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Orthodox monks seem to always acquire monastic names when they join a monastery. Thus Mikhail became Macarius. (They also acquire a "seminary surname" if they did not have one already, though this seems not to happen any more since the newcomers already all have surnames.)

What rules or process guide the selection of the monastic names? Are they supposed to be Greek? Who makes the decision as to a name and what is it supposed to represent?

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The monastic name is given at the Small Schema tonsuring by the person that performs it (a bishop or an abbot). It is him that chooses this name. He may or may not consult the monk himself or his community about it.

The names don't have to be Greek. But they should be the names of existing saints or ones that relate to some Truths of Faith.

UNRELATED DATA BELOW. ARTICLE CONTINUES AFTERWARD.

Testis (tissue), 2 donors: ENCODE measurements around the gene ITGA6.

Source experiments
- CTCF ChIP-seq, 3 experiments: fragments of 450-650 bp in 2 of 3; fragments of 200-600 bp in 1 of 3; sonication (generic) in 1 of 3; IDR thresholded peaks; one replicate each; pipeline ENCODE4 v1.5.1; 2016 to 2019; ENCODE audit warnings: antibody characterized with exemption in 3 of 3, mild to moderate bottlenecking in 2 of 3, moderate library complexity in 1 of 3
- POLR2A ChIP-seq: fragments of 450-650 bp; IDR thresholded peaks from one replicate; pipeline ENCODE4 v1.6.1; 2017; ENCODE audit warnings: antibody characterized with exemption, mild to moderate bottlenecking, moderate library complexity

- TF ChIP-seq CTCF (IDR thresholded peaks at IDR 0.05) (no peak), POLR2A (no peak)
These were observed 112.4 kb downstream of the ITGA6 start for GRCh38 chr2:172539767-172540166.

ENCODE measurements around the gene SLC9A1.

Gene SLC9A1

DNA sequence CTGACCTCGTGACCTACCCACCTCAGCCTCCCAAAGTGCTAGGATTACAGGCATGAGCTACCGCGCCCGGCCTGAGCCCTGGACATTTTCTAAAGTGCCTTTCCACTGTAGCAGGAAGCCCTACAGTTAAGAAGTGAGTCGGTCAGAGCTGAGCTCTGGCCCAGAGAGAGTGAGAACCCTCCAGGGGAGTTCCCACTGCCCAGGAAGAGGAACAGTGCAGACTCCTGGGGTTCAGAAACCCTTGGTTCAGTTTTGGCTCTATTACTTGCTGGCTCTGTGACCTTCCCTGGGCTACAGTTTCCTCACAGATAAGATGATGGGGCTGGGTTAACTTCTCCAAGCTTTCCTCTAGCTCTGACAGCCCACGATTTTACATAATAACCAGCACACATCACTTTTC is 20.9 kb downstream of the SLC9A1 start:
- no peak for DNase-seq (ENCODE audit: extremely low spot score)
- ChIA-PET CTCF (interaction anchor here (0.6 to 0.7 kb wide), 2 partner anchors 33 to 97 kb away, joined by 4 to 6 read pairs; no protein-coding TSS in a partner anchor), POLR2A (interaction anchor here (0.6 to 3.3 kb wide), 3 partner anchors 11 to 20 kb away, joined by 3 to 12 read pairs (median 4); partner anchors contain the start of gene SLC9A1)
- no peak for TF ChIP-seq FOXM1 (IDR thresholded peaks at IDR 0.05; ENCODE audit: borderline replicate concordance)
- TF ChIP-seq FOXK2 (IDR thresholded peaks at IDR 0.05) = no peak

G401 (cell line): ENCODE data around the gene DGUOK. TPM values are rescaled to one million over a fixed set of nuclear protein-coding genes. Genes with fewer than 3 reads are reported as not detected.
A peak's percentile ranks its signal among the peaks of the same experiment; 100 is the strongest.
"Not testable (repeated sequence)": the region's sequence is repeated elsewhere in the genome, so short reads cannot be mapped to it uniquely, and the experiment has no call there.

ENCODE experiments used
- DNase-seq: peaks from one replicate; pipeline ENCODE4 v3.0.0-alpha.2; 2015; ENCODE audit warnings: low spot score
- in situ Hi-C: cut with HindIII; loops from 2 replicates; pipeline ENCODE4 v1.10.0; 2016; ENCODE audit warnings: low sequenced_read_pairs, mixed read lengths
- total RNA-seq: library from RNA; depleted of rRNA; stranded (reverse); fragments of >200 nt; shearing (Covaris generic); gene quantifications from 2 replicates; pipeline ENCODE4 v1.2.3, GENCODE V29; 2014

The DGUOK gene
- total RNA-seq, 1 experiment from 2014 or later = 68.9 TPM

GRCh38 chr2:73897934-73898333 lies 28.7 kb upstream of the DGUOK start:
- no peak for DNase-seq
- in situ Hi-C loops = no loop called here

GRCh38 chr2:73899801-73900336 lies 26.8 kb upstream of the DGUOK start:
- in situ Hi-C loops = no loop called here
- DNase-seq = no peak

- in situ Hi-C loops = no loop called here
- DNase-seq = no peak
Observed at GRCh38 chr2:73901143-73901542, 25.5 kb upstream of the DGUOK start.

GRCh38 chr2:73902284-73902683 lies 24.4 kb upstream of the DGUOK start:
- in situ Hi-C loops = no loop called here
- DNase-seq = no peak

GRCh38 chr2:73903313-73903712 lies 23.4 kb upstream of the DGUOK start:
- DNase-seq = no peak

The name is meant to honor a particular Saint and to endow the monk with a holy patron and a figure to imitate.

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    This answer has good information and would benefit from some supporting citations.
    – bradimus
    Oct 13, 2017 at 11:39
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    Is the rule about honoring a saint in a monastic name the same as that guiding the choice of Christian names in general? Oct 14, 2017 at 5:10

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